Nine in 10 older buyers of two-room flats opt for shorter leases
Mr Yeoh Seh Dong, 69, had to give up his canteen-helper job three years ago because of poor health.  Surgery on his neck affected his movement and hearing, and he has had health issues since being diagnosed with nose cancer 12 years ago.

Rates are up – it may be time to review the home loan
Rising interest rates are raising the spectre of higher monthly mortgage payments for many home owners, especially those with floating home loan packages.  No one needs reminding that home loan repayments form a large part of our monthly expenses, so it is important to look at cash flow and set aside more funds to prepare for higher rates, says Ms Tok Geok Peng, executive director of secured lending at DBS Bank.

Help to better manage home loan as rates rise
When public servant Amos Koh bought his four-room Housing Board flat in Bukit Batok in 2014 for $470,000, he took up a floating interest rate home loan pegged to the DBS Singapore Dollar Fixed Deposit rate, plus an additional component – a rate of 1.2 per cent which increases each year. By this month, this component will have increased to 1.25 per cent.

Singapore’s oldest Muslim cemetery may shrink
A proposed new annexe for a mosque in Victoria Street might result in the exhumation of around 10 to 15 unidentified graves from Singapore’s oldest Muslim graveyard – Jalan Kubor – that houses remains of luminaries from early Singapore.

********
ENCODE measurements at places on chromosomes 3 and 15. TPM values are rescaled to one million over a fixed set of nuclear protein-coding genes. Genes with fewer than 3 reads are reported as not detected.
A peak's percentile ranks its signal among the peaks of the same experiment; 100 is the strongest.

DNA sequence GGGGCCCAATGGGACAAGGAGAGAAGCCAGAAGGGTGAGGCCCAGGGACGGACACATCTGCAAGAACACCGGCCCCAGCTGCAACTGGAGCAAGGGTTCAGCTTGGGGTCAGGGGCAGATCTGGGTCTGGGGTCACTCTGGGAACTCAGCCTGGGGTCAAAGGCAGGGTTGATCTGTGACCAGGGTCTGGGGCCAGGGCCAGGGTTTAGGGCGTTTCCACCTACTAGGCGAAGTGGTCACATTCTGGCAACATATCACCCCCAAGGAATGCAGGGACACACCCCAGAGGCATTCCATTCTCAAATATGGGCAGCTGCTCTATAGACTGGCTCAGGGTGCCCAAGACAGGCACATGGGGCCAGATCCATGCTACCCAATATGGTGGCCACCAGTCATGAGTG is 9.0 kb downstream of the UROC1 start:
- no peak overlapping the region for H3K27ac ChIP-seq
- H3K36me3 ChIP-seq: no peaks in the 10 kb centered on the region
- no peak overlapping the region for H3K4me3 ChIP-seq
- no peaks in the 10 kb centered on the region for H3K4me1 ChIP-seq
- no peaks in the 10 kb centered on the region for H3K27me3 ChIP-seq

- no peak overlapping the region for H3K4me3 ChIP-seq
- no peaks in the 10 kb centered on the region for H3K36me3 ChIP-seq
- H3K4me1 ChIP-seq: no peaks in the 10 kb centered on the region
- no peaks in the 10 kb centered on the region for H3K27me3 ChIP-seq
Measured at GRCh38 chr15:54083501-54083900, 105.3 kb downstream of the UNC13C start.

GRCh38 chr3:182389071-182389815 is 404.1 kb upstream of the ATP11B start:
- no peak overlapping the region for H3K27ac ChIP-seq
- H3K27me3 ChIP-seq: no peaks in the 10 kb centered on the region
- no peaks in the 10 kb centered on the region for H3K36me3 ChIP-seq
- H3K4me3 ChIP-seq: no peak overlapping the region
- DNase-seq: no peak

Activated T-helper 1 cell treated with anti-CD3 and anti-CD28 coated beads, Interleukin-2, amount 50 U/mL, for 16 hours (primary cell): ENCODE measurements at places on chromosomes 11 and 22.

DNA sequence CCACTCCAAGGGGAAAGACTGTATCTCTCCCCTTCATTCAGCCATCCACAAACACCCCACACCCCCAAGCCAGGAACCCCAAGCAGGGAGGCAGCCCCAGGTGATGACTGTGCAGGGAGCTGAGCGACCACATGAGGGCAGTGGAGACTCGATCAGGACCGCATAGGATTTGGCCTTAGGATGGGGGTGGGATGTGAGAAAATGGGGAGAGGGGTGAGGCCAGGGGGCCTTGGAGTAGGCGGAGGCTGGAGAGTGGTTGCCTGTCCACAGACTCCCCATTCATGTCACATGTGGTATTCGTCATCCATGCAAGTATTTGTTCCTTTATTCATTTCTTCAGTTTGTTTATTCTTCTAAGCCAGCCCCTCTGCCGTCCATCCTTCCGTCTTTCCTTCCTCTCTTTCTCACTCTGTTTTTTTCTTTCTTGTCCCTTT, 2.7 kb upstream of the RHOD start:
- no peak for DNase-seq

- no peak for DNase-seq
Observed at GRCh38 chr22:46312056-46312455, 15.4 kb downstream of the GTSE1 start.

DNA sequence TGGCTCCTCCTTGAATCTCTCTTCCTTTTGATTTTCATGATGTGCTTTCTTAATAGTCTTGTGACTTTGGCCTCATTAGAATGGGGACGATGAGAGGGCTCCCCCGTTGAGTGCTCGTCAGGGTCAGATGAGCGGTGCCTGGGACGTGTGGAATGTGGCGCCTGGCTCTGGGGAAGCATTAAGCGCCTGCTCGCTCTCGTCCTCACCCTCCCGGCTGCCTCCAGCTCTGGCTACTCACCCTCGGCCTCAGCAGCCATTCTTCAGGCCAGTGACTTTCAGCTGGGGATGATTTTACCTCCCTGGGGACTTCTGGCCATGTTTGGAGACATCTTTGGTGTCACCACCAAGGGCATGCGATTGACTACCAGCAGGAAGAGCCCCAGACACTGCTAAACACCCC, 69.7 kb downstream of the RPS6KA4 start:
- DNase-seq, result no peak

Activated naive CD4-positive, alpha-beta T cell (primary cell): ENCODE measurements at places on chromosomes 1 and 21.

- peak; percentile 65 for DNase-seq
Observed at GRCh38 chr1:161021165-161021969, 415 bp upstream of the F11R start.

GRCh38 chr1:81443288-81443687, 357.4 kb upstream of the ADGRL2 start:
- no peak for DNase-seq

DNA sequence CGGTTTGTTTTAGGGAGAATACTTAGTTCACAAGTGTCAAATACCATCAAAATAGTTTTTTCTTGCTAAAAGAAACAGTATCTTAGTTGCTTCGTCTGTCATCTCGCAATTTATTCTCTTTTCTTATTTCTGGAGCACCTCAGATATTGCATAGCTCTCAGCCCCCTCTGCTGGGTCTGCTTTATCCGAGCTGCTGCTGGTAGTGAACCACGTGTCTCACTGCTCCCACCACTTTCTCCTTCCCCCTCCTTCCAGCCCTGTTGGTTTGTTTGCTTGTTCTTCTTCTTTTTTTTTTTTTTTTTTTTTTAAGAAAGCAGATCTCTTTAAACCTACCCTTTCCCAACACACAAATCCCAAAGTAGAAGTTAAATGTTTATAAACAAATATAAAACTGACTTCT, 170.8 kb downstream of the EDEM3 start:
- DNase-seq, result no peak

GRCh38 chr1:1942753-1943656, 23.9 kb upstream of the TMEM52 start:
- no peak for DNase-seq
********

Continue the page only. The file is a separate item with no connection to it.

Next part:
Companies’ Brief

SPH unit submits joint bid to manage Singapore Expo
A unit of Singapore Press Holdings (SPH) has thrown its hat into the ring for a government tender to become the managers of Singapore Expo for 10 years from 2019, in a three-cornered fight involving incumbent SingEx Venues and a unit of Singapore entrepreneur Ron Sim’s V3 Group.

EL Development plans a hotel with over 300 rooms on Hill St
EL Development is planning to develop a mid- to high-end business hotel with more than 300 rooms on the Hill Street site that it is buying for S$118 million from Singtel.  “We have not finalised on the concept for the hotel and are also in the process of sourcing for an operator,” said EL Development managing director Lim Yew Soon.

Oxley blocks UE’s bid to buy WBL shares from Yanlord Perennial
In a surprise turn of events, minority shareholders of United Engineers (UE), including property developer Oxley Holdings, have foiled a bid by UE’s new shareholder, Yanlord Perennial Investment (YPI), and UE’s former shareholder OCBC to sell their WBL shares to UE.

Genting Singapore proposes higher final dividend of S$0.02
A drop in operating profit weighed on fourth-quarter earnings at casino operator Genting Singapore.  Net profit for the three months to Dec 31 slid 17 per cent to S$132.8 million, compared with S$159.2 million from the same period a year earlier.  Earnings per share was down 17 per cent to 1.1 Singapore cents, from 1.33 Singapore cents previously.

CapitaLand builds mega sky bridge in China’s Chongqing
Raffles City Chongqing’s curved accordion-shaped “horizontal skyscraper”, which sits atop four 250m-tall towers, can also boast of a world record for a commercial and residential complex, according to its developer.  It has the highest sky bridge linking the most number of towers.

UIC’s full-year net profit up 5% at S$301.5m
United Industrial Corporation’s full-year net profit rose 5 per cent to S$301.5 million from the previous year, the group said in a Singapore Exchange filing on Friday evening.  For the 12 months ended Dec 31, 2017, revenue climbed 25 per cent to S$1.29 billion from the previous year. This was due largely to a 47 per cent jump in revenue recognised from the sales of trading properties to S$760.3 million in FY2017 from S$516.3 million in FY2016 arising mainly from higher sales in the Alex Residences and Pollen & Bleu projects in Singapore.